ICLE White Paper Explores Adverse Consequences of Payment-Routing Rules
PORTLAND, Ore. (Aug. 19, 2022) – Proposals before Congress and the Federal Reserve to control how credit- and debit-card transactions are routed threaten harms to consumers and smaller merchants, and could render co-branded cards a thing of the past, a new white paper from the International Center for Law & Economics (ICLE) concludes.
Written by ICLE Senior Scholar Julian Morris and Academic Affiliate Todd Zywicki, the George Mason University Foundation Professor of Law at Antonin Scalia Law School, the paper follows earlier ICLE research on the so-called “reverse Robin Hood” effect and the effects of price controls on payment-card interchange fees, as well as payment-card regulations in Brazil and Costa Rica.
The Federal Reserve already requires all debit cards to include at least two unaffiliated networks on their cards, as specified in Regulation II, the 2011 rule that implemented the Dodd-Frank Act’s so-called “Durbin Amendment.” The Fed currently is considering whether to interpret that requirement much more expansively, such that issuers would be required to enable two networks to process debit transactions on card-not-present transactions, including online transactions, and “for every geographic area, specific merchant, particular type of merchant, and particular type of transaction for which the issuer’s debit card can be used to process an electronic debit transaction.”
The authors identify several harms that would be expected if the Fed moves forward with the proposed changes, which will prompt more merchants to route transactions on the lowest-cost network, rather than the one primarily tied to the issuer.
“First, by splitting transactions over two or more networks, the cardholder’s payment patterns will be obfuscated, making it more difficult for machine-learning algorithms to detect unusual spending patterns and thus flag potential fraud,” Morris and Zywicki write.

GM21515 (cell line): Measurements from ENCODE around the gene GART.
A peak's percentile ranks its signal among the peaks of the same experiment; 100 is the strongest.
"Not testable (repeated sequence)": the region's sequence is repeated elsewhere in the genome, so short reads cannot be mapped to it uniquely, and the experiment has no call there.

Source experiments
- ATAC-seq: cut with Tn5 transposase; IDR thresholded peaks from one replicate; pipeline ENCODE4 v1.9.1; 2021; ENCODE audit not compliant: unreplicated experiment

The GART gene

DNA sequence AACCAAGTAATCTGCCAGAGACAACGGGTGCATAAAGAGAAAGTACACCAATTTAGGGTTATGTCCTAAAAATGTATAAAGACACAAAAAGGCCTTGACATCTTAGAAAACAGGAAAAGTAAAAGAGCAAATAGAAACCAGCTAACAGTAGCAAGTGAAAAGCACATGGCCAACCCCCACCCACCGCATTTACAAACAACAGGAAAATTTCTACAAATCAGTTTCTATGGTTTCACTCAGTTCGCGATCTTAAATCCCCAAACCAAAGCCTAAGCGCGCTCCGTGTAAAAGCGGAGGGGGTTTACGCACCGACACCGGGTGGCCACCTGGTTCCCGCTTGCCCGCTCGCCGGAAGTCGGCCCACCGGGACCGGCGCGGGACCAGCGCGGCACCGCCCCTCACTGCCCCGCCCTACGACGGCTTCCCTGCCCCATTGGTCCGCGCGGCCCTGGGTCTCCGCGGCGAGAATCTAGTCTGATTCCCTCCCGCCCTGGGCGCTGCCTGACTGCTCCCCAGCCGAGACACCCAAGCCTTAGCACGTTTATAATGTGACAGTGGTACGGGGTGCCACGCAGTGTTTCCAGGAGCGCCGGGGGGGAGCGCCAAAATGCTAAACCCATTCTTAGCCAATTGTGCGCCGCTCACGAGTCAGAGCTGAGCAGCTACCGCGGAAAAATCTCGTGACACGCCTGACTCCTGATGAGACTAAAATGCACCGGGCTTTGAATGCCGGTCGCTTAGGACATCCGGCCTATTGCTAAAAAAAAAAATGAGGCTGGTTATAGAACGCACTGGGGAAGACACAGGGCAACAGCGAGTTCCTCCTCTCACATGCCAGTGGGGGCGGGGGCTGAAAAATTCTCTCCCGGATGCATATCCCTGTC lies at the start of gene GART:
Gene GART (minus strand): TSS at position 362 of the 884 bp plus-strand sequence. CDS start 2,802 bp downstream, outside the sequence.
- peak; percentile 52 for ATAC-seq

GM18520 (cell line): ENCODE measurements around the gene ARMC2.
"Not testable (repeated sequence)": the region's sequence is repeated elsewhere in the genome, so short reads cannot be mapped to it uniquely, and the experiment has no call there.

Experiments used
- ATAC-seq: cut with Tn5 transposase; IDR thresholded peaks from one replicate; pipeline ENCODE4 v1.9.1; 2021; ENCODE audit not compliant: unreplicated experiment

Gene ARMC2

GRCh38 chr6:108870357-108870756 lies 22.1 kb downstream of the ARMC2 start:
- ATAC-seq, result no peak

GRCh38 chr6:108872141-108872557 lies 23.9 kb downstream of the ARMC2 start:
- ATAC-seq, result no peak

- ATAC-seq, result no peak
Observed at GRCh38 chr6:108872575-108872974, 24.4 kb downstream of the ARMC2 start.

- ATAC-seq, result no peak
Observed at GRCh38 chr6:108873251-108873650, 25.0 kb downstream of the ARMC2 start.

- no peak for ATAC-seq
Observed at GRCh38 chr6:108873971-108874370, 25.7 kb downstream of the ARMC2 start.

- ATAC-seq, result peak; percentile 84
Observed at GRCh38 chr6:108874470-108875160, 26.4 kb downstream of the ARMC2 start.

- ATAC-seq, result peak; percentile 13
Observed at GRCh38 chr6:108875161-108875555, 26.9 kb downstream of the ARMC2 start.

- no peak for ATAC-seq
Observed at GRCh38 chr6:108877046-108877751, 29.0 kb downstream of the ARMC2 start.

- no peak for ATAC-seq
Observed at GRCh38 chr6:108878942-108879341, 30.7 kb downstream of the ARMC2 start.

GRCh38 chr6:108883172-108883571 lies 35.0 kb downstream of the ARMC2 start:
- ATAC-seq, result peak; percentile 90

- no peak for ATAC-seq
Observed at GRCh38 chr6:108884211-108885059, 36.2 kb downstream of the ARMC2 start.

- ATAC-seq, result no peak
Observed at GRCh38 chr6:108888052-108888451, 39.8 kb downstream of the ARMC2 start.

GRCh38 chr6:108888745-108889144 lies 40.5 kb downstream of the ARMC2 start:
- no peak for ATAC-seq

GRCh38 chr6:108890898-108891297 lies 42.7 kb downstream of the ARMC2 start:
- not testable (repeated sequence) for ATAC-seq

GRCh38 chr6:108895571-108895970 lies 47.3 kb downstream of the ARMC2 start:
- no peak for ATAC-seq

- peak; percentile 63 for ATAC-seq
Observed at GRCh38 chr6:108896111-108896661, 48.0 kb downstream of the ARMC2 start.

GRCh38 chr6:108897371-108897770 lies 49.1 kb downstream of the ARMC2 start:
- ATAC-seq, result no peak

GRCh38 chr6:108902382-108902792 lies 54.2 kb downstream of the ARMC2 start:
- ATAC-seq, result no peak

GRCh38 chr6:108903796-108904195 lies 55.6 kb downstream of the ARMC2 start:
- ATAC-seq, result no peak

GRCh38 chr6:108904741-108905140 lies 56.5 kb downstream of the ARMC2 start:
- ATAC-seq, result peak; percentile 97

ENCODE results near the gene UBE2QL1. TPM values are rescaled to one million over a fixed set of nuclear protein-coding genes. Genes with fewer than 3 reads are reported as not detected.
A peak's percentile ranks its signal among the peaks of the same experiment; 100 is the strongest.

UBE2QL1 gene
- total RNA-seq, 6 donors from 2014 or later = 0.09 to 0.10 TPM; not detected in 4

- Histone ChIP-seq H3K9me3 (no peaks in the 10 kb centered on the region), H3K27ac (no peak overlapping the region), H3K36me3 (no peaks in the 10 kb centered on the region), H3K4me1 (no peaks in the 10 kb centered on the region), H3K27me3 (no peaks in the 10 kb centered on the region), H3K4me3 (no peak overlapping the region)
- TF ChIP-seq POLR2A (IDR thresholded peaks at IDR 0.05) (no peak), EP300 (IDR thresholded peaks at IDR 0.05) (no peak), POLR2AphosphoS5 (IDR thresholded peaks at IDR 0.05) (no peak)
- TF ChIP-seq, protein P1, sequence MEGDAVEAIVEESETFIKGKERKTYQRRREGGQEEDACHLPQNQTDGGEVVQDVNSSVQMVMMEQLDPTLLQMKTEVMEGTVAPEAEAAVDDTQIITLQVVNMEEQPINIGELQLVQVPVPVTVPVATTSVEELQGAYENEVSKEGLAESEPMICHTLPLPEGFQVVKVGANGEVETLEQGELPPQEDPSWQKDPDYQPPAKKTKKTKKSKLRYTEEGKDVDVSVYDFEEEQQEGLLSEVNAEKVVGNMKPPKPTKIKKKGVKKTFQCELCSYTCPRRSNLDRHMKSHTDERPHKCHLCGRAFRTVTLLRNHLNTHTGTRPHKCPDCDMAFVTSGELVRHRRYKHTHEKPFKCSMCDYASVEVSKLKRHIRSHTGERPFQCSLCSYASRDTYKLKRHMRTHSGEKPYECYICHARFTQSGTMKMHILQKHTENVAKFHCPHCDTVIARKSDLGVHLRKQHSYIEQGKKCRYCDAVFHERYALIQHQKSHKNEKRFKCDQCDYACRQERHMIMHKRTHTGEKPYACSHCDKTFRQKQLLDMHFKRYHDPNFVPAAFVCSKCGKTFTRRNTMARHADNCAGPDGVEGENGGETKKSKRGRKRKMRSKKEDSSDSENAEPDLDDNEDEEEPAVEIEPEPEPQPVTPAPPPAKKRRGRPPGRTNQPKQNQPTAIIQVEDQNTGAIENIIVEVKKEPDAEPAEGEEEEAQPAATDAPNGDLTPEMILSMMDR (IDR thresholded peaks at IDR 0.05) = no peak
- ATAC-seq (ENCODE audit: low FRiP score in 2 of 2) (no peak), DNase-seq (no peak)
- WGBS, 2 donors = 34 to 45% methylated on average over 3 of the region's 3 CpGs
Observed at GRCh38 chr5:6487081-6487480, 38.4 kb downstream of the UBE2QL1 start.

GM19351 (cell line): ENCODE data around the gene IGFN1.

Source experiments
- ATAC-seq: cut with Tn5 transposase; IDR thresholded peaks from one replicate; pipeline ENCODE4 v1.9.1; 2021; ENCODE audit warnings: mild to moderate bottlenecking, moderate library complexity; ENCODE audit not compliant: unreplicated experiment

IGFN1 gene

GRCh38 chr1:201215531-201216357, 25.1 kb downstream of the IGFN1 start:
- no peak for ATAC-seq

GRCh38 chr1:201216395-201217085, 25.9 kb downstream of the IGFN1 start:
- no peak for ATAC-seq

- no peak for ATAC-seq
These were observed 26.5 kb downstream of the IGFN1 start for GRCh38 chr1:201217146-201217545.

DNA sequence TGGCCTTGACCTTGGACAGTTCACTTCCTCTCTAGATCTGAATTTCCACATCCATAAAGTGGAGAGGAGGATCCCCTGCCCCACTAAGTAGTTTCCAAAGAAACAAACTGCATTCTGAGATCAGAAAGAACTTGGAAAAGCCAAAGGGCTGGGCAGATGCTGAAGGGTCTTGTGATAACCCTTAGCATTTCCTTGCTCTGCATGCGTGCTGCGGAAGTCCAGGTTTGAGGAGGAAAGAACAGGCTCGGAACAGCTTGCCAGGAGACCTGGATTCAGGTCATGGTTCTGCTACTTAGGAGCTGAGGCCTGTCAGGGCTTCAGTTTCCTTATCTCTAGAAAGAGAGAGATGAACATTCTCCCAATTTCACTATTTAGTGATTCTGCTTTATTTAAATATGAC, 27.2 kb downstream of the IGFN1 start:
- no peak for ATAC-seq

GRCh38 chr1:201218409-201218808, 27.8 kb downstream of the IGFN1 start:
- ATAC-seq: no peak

“Second, to the extent that cardholder benefits are tied to a particular network—including, but not limited to, fraud-prevention tools such as card blocks—these may not be available to consumers if the merchant chooses not to route over that network,” the authors add.
In addition to the proposed changes to Regulation II, Sen. Richard Durbin (D-Ill.)—author of the original Durbin Amendment—has introduced the Credit Card Competition Act, which would impose similar routing requirements on credit cards. Morris and Zywicki note the bill “is specifically intended to reduce the volume of credit-card payments routed over Visa and Mastercard’s rails.”
“If enacted, it would likely achieve that effect, with the result that interchange fees received by issuing banks would be much reduced,” the authors write. “Issuers would then respond by raising fees and reducing rewards on credit cards, just as they did in Australia and elsewhere when credit-card interchange fees were forcibly reduced.”
“The only unambiguous beneficiaries of the proposed routing changes will be the shareholders of very large retailers and service providers that have their own machine-learning-based profiling and fraud-prevention tools, enabling them to use cheaper, less secure routing without a significant in-crease in fraud and other losses,” Morris and Zywicki conclude.
The full white paper is here. Journalists interested in interviewing ICLE scholars about the law & economics of payments networks should contact ICLE Editor-in-Chief R.J. Lehmann at [email protected] or 908-265-5272.